Being in the hospital stinks. There’s just no other way to describe it. Whether it is a knee replacement planned months in advance, or an emergency appendectomy that brings your senior family member to the hospital, the experience can be stressful and somewhat unpredictable.
In this 4-part series, we will explore the before, during, and after of a typical hospital stay. Click the links below for the prior posts:
Once a loved one is settled into their hospital room, many people’s first thought is usually “What can I DO right now to help?” The good news is, there are actually two really important things you can do while in the hospital with your family member.
The first and most important thing you can do for your loved one while they’re in the hospital is to become their advocate. Your senior family member is likely weak, in pain, ill, and on strong medications that affect their cognition.
They are not “themselves” at that moment, and in most situations, cannot properly advocate for their needs while in that condition. It is your time to step in and be their voice.
Ensure that there is someone in the room with your family member at all times. Whether it is you, your brother, your daughter, or a rotation of people, make sure that the advocate(s) is someone who knows your family member well: their medications, their history, their preferences, their temperament, etc.
The person in the room functioning as their advocate at any given time will need to be able to remind hospital staff of the patient’s needs and educate them about their preferences.
This notebook will be used to communicate vital information between family members taking shift as advocates, and will serve as a record of your loved one’s hospital stay. This will help you to keep track of what’s going on.
Stick a copy of the information you gathered in part one of this series in the front of the notebook: their medical history, medication allergies, etc.)
Track the meds they are being given in the hospital (name, dose, time, reactions, effectiveness.)
Write down their symptoms—what happened and what time it occurred, and keep track of their food and water intake.
As your loved one will likely be cared for by multiple physicians, make it a point to write down each doctor’s name and specialty. Record notes from your conversations with them. Write down what day and time they will be rounding next.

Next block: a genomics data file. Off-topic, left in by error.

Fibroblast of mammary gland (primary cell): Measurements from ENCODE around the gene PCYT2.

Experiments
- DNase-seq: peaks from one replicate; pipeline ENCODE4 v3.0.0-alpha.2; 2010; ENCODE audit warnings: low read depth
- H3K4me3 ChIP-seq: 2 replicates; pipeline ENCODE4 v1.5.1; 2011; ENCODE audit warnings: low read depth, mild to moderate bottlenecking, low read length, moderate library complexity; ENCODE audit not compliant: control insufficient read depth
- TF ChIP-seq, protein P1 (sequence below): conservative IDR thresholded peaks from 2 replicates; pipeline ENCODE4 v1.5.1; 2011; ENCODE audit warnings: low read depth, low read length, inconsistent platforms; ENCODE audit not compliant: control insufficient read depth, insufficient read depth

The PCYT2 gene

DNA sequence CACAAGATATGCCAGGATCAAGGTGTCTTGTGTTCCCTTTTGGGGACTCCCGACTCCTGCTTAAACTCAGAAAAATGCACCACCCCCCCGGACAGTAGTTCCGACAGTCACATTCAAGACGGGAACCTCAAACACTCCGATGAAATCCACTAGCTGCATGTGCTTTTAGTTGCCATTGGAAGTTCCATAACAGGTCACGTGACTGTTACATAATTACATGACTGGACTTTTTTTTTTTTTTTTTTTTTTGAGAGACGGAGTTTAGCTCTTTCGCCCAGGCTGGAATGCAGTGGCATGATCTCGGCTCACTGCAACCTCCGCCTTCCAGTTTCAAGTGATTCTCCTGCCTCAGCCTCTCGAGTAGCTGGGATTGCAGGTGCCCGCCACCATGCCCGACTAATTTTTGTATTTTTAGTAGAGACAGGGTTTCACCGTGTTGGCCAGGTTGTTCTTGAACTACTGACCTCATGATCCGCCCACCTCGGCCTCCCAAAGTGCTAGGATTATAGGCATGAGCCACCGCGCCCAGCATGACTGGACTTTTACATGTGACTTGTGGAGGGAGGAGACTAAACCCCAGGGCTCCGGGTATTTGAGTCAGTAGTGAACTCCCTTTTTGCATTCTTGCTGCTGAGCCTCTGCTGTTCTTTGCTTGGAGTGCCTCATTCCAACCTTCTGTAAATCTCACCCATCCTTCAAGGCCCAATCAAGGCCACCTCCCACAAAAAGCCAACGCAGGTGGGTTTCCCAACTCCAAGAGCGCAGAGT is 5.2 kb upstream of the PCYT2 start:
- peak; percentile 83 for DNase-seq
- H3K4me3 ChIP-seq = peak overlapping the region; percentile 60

→“Can you come back later?”
Know that it is within your rights to ask people to come back at another time.
You know your family member better than anyone. If they are having a moment of confusion, if they are absolutely exhausted and just fell asleep a few minutes ago, or if they are feeling agitated, you may feel it would be best for someone to return at a later time.
Be it a visitor, a hospital social worker, or an aide, you can ask them to come at a more convenient time. Sometimes they may be persistent, but it is your job to be firm and advocate for your family member.
Of course there are some things that are medically necessary and must be done at a certain time (e.g. administering medication), but many things can be pushed back on the schedule to allow your family member time to rest.
Ask the nursing staff when the various specialists will be rounding. Some doctor’s schedules are unpredictable, but others always do rounds at a specific time of day. It is worth asking so that you can do everything possible to be there during that time.
It is your responsibility to educate each nurse, therapist, and aide that enters the room about your family member’s specific triggers, needs, and preferences. If you are not a primary caregiver and are not aware of this information, you need to ask the care facility where they reside or their in-home caregivers.
You may need to remind staff not to rush, to keep their voices down and their demeanor calm, to keep instructions clear and simple, to keep the door shut to minimize noise, etc. Maybe your family member is triggered by bright lights. You will need to post a sign on the door to that effect and remind people as necessary.
Perhaps your dad becomes agitated when a female aide attempts to assist him in the bathroom. Be ready to educate staff and remind them to send in a male aide instead.
Be proactive and ask when shift change is. Right after shift change, educate the new nurses and aides about your loved one’s needs and preferences.
Many aides and nurses in the hospital are not experienced caring for those with dementia, and that is why your role as a constant advocate will be very important during your family member’s time at the hospital.